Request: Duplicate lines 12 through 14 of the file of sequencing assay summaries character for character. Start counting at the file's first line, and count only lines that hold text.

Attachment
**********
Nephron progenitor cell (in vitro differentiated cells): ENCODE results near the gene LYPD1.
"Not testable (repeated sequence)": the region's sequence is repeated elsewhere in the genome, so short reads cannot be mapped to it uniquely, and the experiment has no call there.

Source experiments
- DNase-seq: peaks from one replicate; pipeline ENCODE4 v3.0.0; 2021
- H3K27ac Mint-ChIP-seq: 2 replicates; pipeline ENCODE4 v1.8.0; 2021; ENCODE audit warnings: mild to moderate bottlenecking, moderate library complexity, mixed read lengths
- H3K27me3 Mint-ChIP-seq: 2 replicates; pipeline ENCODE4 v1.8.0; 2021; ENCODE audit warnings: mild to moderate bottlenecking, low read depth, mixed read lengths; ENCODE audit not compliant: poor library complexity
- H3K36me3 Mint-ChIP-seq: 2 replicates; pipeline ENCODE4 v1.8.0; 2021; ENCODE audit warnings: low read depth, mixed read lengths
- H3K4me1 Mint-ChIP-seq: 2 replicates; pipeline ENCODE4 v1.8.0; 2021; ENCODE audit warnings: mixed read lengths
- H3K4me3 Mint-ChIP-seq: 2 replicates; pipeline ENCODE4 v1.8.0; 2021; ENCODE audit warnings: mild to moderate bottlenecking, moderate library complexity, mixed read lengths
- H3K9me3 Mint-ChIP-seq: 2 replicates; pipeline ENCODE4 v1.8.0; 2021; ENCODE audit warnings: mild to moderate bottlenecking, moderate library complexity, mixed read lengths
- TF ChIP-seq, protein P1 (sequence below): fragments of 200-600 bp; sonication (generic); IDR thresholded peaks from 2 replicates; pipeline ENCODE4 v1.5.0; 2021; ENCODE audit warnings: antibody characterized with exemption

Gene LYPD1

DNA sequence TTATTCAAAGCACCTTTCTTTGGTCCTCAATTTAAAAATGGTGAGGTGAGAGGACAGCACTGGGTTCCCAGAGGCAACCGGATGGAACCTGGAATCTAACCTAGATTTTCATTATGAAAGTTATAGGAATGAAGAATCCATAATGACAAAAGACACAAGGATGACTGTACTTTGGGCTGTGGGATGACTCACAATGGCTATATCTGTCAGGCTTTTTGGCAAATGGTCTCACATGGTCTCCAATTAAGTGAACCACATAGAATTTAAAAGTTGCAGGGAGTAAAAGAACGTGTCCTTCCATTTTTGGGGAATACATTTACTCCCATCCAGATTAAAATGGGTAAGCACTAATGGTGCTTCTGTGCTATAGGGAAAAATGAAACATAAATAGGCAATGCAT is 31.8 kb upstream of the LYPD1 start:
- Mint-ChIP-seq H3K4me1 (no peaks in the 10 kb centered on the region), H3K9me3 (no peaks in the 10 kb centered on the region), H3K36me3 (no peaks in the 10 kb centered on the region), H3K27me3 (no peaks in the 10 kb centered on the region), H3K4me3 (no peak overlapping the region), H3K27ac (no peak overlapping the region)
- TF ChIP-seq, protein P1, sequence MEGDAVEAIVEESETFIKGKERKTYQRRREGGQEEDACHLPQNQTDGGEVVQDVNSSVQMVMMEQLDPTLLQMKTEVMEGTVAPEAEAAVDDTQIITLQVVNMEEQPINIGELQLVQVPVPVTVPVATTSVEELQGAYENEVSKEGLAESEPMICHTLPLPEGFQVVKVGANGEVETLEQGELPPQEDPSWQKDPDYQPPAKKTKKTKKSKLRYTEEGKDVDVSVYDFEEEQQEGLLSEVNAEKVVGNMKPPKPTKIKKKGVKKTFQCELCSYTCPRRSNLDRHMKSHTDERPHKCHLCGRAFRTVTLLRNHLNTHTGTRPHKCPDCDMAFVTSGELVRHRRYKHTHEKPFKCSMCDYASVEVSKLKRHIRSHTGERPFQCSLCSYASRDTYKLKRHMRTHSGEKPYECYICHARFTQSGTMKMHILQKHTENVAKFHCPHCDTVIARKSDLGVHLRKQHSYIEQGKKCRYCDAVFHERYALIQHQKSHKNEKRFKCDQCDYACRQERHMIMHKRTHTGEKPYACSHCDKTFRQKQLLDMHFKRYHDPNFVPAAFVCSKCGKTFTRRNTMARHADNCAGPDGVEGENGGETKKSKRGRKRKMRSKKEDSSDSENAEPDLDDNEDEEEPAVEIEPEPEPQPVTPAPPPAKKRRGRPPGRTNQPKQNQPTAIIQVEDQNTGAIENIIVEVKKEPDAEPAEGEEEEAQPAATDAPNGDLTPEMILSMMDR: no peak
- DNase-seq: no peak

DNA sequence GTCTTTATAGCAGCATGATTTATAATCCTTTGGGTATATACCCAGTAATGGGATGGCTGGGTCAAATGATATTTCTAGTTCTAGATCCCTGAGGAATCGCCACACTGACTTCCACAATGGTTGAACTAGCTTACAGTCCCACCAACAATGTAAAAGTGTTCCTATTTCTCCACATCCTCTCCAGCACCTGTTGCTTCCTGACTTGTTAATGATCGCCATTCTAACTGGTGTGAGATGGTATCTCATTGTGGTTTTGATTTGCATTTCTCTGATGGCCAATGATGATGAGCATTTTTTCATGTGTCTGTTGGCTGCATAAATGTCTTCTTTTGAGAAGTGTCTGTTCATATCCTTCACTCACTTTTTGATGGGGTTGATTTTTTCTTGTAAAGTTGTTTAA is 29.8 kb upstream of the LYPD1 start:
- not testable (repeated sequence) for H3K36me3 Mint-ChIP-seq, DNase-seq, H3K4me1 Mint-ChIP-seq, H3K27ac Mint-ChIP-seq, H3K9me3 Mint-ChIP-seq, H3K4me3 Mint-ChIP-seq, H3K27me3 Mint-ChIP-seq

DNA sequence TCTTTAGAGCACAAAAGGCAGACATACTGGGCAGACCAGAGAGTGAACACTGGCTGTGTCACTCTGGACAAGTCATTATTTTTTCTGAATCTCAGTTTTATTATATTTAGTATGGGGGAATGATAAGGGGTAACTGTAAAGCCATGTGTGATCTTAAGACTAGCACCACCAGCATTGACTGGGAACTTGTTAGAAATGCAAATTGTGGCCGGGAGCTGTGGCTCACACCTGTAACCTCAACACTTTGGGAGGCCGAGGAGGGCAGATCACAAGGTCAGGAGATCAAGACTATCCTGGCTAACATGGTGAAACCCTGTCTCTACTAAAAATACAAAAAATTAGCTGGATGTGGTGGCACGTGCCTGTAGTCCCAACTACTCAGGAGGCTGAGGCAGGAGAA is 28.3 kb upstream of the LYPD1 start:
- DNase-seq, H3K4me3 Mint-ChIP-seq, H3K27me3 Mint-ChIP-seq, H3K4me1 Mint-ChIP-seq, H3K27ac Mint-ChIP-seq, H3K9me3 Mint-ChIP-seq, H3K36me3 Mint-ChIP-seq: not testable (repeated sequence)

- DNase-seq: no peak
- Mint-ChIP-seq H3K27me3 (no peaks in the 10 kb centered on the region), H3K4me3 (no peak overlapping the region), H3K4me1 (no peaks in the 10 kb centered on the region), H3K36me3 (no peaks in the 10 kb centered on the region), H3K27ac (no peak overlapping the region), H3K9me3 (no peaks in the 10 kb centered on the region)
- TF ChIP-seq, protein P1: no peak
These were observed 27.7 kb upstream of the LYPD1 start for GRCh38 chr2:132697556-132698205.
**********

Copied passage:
Gene LYPD1

DNA sequence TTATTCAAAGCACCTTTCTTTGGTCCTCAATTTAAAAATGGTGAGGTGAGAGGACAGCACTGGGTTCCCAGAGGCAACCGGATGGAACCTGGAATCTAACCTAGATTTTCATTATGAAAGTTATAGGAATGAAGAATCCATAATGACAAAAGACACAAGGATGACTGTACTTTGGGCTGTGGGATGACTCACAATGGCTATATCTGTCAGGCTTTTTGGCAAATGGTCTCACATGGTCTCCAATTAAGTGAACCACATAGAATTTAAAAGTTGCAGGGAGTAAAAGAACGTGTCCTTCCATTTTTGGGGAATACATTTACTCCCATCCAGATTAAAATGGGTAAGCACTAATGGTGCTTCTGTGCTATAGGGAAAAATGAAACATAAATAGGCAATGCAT is 31.8 kb upstream of the LYPD1 start:
- Mint-ChIP-seq H3K4me1 (no peaks in the 10 kb centered on the region), H3K9me3 (no peaks in the 10 kb centered on the region), H3K36me3 (no peaks in the 10 kb centered on the region), H3K27me3 (no peaks in the 10 kb centered on the region), H3K4me3 (no peak overlapping the region), H3K27ac (no peak overlapping the region)